Unfortunately, he’d still not shaken the effect of four years at Berkley in California. All that personal freedom and…well…Michael, had gotten into his blood. He’d tried to blame Michael for his complete inability to readjust all these years back in Japan, for having fed his inner drive. But honestly, it was his own doing. Or, rather his nature. Since he could remember, he’d suffered the soul-searing hunger to find answers, to get to the truth and get dangerous sickos off the street so they couldn’t hurt anyone else. In fact, were it not for his Uncle Musashi, the one person in his life who encouraged him, he wasn’t so sure he would ever have returned to Tokyo. He was beholden to his uncle, in spite of Musashi’s protests to the contrary. Musashi needed him in a way he couldn’t define, but which had had the power to drag him back from the States, and from Michael.
So, here he was.
Halfway down to the lobby, he realized his body had already begun to tense, bracing himself for what the chief would have to say. It couldn’t be good.
* * * * *
“In other world news tonight, in Tokyo, Japan, a serial killer has been terrorizing the eastern portion of the city for the last six months.”
John reached out to switch off the set, but something held him back.
“The Ronin Killer, has been dubbed so by Tokyo Metropolitan Police because of the use of a samurai sword to spear his victims.”
John sat at full attention, uncertain whether it was the military man in him, or the empathic psychic. Old habits didn’t just die hard, they went kicking and screaming. He stared at the screen. Police were loading sheet-covered corpses, apparently two bodies together, into the medical van outside of what appeared to be a fancy hotel. The top of the sheet protruded upward, attesting to the sword. It was obvious the killer had skewered his victims together. Christ…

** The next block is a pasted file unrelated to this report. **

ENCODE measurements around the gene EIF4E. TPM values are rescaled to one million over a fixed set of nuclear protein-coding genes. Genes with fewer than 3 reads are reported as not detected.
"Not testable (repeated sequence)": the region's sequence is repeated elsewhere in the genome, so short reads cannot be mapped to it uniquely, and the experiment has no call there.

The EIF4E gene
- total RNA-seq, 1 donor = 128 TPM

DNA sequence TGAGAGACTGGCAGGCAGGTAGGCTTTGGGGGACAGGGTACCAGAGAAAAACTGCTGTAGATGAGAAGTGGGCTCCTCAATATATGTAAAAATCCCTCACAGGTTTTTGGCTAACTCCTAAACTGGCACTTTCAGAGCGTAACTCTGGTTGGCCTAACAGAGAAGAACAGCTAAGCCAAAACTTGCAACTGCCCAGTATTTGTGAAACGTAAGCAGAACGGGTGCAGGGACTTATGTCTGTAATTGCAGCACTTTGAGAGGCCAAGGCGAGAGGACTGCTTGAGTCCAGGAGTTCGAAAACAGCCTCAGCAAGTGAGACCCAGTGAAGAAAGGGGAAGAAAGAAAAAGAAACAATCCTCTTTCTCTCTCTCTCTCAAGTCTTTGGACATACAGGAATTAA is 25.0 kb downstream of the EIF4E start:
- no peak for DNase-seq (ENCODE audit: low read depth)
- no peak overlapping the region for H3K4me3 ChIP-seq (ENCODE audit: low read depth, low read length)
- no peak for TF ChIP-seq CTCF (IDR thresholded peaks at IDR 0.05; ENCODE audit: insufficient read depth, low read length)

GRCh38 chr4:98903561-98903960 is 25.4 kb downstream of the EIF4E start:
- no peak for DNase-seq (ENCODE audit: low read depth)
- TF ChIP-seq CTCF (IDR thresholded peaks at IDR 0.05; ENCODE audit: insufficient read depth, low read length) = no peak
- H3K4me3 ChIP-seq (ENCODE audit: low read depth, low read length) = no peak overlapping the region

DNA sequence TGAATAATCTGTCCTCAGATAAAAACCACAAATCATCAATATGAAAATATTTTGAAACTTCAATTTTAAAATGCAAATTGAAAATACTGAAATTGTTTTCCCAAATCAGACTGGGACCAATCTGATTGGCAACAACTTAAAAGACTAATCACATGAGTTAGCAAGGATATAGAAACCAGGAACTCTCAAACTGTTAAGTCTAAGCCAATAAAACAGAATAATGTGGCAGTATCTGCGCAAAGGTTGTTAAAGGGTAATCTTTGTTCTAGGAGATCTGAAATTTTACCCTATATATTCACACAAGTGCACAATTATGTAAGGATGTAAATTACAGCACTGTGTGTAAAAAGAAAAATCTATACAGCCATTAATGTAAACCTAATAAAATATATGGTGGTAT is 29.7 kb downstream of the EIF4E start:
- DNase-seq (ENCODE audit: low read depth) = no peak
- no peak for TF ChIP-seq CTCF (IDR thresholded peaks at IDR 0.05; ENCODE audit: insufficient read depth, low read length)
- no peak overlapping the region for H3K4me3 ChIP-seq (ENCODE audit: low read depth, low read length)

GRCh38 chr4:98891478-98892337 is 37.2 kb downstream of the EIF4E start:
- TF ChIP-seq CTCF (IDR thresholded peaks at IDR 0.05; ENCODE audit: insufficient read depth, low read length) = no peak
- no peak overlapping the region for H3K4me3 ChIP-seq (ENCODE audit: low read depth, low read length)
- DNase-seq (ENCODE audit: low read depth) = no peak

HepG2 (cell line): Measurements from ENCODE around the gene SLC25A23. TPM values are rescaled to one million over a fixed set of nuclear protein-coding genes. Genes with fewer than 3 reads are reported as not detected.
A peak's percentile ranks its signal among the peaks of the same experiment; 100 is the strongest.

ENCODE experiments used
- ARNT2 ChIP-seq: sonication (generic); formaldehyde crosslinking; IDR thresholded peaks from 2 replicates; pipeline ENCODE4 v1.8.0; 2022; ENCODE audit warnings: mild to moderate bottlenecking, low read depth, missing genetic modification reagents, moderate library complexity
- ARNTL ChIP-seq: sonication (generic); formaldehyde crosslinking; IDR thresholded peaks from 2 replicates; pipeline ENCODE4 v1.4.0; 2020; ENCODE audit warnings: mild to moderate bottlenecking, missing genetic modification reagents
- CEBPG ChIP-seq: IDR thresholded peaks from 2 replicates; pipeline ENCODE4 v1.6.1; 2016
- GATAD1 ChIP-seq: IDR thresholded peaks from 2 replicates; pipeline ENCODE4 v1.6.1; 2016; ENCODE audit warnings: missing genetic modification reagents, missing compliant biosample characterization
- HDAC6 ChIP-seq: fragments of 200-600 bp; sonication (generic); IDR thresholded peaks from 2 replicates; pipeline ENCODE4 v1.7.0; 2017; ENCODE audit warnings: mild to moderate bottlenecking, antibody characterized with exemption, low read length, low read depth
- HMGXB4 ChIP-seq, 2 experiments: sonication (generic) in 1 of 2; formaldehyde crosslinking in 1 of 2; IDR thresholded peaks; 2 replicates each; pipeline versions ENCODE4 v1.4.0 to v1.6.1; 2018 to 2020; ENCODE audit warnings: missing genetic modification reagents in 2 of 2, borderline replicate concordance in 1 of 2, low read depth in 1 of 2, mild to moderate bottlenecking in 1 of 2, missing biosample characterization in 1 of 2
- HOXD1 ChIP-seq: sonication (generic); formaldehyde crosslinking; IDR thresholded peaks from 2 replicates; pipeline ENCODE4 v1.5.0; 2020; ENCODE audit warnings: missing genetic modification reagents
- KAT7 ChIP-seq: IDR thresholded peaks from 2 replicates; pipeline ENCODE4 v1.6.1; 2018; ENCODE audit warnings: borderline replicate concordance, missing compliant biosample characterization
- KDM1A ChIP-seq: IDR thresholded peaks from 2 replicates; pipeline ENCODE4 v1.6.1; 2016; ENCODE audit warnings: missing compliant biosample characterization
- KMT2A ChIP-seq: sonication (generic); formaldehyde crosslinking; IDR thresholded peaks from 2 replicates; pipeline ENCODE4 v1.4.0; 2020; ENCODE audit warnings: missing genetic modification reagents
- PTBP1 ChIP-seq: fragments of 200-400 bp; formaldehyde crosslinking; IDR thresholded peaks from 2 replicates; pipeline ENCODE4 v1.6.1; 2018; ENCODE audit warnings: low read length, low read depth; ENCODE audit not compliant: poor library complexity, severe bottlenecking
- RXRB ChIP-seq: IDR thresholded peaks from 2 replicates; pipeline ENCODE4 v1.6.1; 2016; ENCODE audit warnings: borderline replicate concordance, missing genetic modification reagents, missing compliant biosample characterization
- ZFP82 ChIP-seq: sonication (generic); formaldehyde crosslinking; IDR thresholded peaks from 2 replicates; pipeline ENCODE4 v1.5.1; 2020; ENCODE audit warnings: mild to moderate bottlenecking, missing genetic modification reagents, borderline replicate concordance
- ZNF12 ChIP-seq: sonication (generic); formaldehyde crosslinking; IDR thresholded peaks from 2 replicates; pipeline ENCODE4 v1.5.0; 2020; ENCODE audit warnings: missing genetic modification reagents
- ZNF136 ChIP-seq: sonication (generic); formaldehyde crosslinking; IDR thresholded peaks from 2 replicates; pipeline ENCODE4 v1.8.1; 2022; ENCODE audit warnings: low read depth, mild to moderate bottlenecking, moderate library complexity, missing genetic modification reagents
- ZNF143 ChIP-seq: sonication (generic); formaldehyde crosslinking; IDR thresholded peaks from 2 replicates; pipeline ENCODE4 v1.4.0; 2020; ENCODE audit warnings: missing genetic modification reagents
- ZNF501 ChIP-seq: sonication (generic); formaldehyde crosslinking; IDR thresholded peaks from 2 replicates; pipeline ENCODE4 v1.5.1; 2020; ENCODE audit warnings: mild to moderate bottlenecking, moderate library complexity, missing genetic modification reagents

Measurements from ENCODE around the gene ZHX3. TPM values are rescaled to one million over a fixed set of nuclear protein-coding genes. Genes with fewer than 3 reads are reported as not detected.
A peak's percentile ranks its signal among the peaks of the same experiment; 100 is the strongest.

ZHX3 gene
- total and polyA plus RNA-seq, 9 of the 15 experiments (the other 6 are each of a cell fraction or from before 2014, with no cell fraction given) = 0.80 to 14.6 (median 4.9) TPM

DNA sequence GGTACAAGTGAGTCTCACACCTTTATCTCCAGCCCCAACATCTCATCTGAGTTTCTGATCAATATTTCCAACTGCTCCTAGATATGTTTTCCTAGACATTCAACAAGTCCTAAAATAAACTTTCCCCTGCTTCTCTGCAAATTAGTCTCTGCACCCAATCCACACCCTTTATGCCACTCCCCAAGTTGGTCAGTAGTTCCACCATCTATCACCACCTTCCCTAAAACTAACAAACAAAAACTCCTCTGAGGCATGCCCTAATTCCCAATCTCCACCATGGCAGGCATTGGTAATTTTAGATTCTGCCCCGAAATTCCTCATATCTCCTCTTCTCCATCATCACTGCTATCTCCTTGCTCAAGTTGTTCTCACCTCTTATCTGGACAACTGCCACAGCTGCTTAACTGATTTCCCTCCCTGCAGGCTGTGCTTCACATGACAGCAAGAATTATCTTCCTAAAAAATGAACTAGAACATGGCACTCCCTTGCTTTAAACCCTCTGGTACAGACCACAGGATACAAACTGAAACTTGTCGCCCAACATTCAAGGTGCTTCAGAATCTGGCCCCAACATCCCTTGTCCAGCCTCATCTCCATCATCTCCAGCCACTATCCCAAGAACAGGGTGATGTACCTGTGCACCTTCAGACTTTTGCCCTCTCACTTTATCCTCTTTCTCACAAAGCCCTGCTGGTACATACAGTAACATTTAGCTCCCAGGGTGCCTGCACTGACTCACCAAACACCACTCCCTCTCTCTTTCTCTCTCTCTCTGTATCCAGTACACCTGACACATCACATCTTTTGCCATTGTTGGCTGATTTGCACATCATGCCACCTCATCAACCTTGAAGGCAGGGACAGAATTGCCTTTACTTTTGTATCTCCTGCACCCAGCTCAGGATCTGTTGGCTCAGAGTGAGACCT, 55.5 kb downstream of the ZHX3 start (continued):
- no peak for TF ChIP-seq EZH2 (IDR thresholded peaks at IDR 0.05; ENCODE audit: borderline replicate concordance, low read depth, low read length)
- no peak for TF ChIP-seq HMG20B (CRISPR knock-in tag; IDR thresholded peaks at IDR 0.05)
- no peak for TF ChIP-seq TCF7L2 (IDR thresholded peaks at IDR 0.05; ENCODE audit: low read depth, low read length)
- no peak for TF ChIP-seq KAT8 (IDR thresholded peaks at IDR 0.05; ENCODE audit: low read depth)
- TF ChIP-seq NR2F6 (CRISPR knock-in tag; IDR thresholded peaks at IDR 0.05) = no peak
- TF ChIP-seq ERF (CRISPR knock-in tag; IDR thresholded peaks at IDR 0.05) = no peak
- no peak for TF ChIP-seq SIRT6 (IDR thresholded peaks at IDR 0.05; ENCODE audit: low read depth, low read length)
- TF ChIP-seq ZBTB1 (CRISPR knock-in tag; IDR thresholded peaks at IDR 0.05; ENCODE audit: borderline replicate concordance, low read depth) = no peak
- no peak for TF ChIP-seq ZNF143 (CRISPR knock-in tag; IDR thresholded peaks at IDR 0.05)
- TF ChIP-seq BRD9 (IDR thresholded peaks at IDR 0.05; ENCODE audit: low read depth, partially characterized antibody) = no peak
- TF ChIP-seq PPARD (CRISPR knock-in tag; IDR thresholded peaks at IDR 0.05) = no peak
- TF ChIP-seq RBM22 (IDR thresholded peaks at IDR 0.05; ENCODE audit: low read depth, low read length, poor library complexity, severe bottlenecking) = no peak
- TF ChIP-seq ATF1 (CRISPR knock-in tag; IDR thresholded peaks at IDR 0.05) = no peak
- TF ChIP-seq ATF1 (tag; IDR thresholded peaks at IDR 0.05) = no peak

“The Ronin Killer, so named after the masterless samurai warriors of Japan,” the anchorwoman went on, “refers to the manner in which the killer chooses his victims, seemingly at random, and then murders them with a samurai weapon. Police have been frustrated in the efforts to capture the Ronin Killer before his next strike. Their only clue is the manner in which two victims are killed at once, either in an embrace or during sexual intercourse.”
“Damn,” John murmured, a sick feeling rising in his gut. He continued to watch the footage.
“Police Inspectors Natsuka Yamamoto and Toshiro Genjin of the Criminal Investigation Bureau have been on the case since the first victims appeared nearly six months ago. They refused to comment on the string of murders.”
The cameras zoomed in on the two men. They were leaving the building. A middle-aged, shorter man walked in front of the other detective, seeming to shield him, but the cameras managed to catch glimpses of the second detective. A few seconds sufficed for John to see that the younger man was slim and handsome. John’s heart sped up slightly. The detective’s ebony hair framed an angular face in sexy layers that curled over his collar.
John watched the screen, his gaze glued on the taller figure of the young detective until he was no longer visible. The segment ended and John switched off the set. He shook his head. There was a time when he would have immediately booked a flight to Tokyo and turned up at the police station, offering his services to catch the killer. Hell, that Japanese detective was almost good-looking enough to pull him from his rest cure. However, his nerves were still shot from the series of cases he’d worked on with police over the last few years. Four months hadn’t proved to be enough of a vacation. His hands had only stopped shaking in the last week.
He pushed the image of that guy from his mind, fighting back the nagging spirals of heat whispering about in his long-neglected groin area. John Holmes filled his days with walks in the park, counseling at the VA, and whatever leisure and athletic activities would keep him fit between reading trashy detective novels and staring into space. No antique stores for him, nor any other place where the lives of the dead could crash in on him. No touching other people so he could experience all their grief and anguish and learn their deepest secrets. He didn’t even take his reading material from the library or get it at used bookstores because he’d sense the lives of the people who’d touched the book before him. He was resting until his own soul told him he was ready again.